That's when the engine to the van died.

Water started to seep into the van, as we seemed to settle deeper and deeper into the stream.  We finally concluded we needed more muscle on the outside of the vehicle and less weight inside, and  all the men (except for the driver) and Ally piled out into the water to push.  Of course we were all in our clothes, which, in cases like mine, were supposed to last at least one additional day.  Whatever we could manage to get off the van's floor, which eventually ended up with about three inches of water on it, was put on the seats.  Unfortunately, that didn't include my suitcase, which, unbeknownst to me, was under my seat.

While we waited for things to get coordinated, the women (Carrie and Kristen) were forced to toilet in a plastic Target bag.  Welcome to Africa!

It took about two minutes for all of us to push the van out of the stream, first going back a little to steer around the submerged obstructions, and then making up the far bank.  I was thankful for the help from all the men and boys at the stream -- we couldn't have gotten out without them.  Our Ethiopian guides dispensed tips to the leaders totaling approximately $30, perhaps the best money spent on the entire trip.

By now it was dark, we were personally soaked, some of our baggage was wet (including my main bag), and the van wouldn't start.

We tried calling to Arba Minch, appealing to the DOMA Medical Team for help traveling the remaining one hour to our hotel.  They had been in Chencha that day running clinics, and hadn't yet arrived at the hotel.  In fact, don't think we could even raise them on the phone, and I'm not sure what they could have done that wouldn't have taken at least another two to three hours to implement.

Then a miracle happened.

After draining the air filter housing, and monkeying with some of the engine wiring, the diesel van actually started.  We all piled inside, soaked to the skin, and continued on our way.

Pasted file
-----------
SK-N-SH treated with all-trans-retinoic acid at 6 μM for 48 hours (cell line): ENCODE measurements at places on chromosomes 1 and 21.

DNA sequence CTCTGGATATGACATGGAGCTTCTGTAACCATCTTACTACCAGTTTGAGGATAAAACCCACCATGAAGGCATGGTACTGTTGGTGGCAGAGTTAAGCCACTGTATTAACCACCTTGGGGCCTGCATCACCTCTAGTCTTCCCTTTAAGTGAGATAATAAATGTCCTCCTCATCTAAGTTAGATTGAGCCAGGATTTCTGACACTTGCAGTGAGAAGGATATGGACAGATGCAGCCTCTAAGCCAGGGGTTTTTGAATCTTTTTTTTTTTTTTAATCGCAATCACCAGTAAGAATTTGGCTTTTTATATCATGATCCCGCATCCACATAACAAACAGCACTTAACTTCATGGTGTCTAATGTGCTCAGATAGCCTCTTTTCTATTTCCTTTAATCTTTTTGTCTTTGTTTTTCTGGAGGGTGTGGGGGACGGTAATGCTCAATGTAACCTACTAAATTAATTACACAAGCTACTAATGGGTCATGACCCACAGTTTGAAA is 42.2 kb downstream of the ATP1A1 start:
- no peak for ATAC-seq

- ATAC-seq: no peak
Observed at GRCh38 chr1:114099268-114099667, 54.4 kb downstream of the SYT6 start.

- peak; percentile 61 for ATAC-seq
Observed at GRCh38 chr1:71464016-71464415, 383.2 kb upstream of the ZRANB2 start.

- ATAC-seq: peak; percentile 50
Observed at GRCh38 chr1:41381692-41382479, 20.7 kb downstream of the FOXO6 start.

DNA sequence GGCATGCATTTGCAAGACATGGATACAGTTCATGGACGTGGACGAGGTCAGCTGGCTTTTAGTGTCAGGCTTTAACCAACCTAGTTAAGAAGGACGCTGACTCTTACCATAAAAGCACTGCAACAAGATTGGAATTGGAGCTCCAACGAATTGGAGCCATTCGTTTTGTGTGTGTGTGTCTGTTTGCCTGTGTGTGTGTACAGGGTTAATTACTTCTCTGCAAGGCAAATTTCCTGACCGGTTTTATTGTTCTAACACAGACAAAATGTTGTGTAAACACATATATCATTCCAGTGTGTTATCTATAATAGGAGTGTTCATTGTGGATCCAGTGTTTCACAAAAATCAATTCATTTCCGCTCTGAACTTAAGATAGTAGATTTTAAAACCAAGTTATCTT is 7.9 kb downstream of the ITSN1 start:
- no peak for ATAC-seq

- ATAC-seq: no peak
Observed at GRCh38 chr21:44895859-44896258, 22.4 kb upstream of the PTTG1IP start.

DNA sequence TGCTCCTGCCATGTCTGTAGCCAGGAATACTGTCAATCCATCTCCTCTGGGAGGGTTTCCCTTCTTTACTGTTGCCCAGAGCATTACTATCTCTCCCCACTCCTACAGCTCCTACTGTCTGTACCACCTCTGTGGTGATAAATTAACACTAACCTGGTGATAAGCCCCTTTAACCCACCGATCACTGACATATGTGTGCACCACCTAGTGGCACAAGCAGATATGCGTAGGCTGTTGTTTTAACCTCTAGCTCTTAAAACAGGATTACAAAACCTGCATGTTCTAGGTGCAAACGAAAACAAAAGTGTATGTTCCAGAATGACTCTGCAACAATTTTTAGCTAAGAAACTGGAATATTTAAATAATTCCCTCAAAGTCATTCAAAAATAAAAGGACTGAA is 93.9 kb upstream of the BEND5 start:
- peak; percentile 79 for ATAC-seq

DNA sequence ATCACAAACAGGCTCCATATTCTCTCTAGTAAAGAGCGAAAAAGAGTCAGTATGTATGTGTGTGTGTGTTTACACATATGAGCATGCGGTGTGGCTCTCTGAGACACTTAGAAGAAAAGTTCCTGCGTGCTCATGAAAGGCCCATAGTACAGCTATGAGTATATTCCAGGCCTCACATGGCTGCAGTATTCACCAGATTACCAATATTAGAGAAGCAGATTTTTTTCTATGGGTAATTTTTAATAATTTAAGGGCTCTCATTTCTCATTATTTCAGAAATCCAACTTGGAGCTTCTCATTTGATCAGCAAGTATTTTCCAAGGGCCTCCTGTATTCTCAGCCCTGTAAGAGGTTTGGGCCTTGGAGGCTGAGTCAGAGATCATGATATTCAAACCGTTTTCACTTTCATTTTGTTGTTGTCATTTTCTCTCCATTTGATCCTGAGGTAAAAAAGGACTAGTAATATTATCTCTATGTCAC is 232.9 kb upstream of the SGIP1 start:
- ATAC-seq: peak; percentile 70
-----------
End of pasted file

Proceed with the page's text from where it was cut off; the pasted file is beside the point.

It became obvious that the van wasn't working properly as soon as we hit an uphill section of the road -- power was minimal.  Fortunately, Arba Minch was basically downhill from where we were, and we managed to limp into the hotel parking lot.  I knew that tomorrow's trip included a steep climb at grade, and the van, in its current condition, would never make it.

But that was tomorrow's problem.

Once at the hotel, a very nice one by rural Ethiopian standards, I unpacked my wet things extremely thankful I had taken the time to put nearly everything in plastic garbage bags before leaving home.  I hung the few wet items in my room to dry, and followed that up with a hot shower -- the last for several days.  Afterward, I walked over to the hotel restaurant, and we met the Medical team.

Unlike my last trip I took with DOMA International, where the medical team was roughly the same size as the vision team, this time the medical team was huge.  With translators and guides, their group numbered, I think, 16.  I was far too tired to try to deal with all the names, so I sat down in the next open chair, and met those around me -- figuring I'd have plenty of opportunity to get to know everyone else during our next three days in Bora.

I had little appetite, could barely keep my eyes open at that point, and was happy once the dinner was finally over.  Curt, who was my roommate at the various hotels, and I walked back to our room, and I considered how we had been both lucky and unlucky that day.

Unlucky to have the van stall out in the middle of the stream, but lucky that there had been all those Ethiopians loitering near the crossing who were willing to help us get out.  Sure, they expected to get something out of it, but I reflected on how unhelpful most Americans would have been under similar circumstances.  Ally had even remarked that if this had been Kenya, all our luggage would have been stolen in the process -- perhaps a slight exaggeration, but I understood the point:  Ethiopians are kind, respectful and friendly people who are willing to lend a hand when needed.  And as far as I've been able to tell, they don't take advantageof a situation.  Maybe these generalities are not true in every case, but in my experience it has always been the case.

It is one of the many reasons I enjoy traveling to this country.

As I drifted off to sleep, I knew tomorrow would likely present additional problems -- particularly with the van.  But I wasn't worried.  Everything would sort itself out eventually.   After all, This Is Africa (TIA).

Here is Curt's photo of the van, midstream.